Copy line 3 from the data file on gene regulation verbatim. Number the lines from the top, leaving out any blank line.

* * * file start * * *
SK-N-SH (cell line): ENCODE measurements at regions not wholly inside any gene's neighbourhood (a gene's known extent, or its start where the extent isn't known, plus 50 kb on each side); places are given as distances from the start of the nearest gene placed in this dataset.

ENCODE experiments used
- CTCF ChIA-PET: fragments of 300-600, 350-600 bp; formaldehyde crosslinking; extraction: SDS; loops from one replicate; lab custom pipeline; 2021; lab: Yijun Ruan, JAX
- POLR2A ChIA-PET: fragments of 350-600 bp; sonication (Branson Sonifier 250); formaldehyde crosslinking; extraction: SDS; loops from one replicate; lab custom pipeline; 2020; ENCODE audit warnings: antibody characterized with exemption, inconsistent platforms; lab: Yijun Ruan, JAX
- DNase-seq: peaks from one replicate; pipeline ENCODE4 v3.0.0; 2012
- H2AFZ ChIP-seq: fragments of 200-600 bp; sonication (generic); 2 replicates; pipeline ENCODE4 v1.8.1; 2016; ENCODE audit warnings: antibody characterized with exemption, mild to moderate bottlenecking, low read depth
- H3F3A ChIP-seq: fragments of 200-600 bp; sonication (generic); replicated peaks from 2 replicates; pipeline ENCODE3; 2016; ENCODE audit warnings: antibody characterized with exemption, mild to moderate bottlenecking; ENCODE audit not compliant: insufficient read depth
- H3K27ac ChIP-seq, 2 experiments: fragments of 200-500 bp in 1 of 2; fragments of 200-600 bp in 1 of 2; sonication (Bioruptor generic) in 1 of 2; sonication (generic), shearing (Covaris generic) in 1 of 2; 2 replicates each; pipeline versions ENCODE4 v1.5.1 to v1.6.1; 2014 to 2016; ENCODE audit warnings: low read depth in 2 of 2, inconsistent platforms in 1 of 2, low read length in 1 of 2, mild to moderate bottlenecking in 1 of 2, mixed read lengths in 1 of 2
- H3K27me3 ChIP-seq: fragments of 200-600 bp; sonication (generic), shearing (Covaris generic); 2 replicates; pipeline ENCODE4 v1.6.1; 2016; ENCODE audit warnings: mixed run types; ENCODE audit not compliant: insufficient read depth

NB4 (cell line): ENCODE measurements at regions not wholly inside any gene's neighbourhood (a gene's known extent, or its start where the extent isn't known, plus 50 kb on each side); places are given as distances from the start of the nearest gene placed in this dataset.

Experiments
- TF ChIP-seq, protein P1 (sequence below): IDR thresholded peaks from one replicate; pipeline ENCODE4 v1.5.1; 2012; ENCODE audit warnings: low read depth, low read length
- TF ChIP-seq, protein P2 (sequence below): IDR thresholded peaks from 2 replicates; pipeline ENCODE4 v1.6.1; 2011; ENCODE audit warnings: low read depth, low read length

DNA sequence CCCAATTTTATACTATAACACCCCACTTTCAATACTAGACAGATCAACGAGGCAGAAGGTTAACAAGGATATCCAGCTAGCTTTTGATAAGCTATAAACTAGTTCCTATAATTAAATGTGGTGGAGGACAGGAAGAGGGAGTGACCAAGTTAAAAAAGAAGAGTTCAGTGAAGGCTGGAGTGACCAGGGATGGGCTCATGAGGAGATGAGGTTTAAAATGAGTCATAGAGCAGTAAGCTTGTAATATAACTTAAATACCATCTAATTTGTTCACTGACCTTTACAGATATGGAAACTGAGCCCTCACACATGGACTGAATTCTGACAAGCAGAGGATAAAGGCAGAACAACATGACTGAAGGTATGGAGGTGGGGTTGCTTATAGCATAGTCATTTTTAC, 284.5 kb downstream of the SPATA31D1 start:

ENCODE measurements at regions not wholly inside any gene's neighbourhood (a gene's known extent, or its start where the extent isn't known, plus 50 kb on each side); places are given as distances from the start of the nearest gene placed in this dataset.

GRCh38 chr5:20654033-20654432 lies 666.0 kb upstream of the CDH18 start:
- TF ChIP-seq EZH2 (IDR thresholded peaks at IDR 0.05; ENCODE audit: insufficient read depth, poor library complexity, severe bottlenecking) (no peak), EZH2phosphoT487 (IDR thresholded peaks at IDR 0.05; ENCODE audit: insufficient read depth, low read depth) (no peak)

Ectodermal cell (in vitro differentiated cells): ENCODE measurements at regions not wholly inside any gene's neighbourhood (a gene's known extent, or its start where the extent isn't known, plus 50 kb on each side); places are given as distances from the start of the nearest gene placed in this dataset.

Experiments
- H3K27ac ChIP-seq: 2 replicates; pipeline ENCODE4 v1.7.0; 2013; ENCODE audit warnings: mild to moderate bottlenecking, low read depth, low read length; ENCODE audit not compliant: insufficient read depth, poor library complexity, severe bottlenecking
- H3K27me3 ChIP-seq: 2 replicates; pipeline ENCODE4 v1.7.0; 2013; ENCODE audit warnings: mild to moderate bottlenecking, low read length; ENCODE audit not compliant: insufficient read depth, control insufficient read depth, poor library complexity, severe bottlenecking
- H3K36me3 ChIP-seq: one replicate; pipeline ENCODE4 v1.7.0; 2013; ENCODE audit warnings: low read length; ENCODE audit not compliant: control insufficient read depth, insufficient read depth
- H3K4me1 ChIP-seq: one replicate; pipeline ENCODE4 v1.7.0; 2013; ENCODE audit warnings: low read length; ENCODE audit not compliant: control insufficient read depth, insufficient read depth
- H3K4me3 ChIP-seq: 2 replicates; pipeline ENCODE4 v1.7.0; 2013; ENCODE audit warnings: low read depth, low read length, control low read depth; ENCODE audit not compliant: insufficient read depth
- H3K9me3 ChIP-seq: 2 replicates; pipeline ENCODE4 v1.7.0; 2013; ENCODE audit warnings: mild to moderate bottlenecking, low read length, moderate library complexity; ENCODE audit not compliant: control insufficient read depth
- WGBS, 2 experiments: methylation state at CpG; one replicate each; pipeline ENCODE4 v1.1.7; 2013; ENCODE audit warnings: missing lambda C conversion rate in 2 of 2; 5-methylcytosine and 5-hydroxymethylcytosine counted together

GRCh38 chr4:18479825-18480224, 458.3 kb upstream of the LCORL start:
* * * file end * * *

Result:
- CTCF ChIA-PET: fragments of 300-600, 350-600 bp; formaldehyde crosslinking; extraction: SDS; loops from one replicate; lab custom pipeline; 2021; lab: Yijun Ruan, JAX